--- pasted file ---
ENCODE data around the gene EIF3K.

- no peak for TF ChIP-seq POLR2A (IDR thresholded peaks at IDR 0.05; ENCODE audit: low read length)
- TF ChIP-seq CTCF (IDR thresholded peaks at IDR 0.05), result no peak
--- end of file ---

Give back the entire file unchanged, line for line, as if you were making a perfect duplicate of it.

ENCODE data around the gene EIF3K.

- no peak for TF ChIP-seq POLR2A (IDR thresholded peaks at IDR 0.05; ENCODE audit: low read length)
- TF ChIP-seq CTCF (IDR thresholded peaks at IDR 0.05), result no peak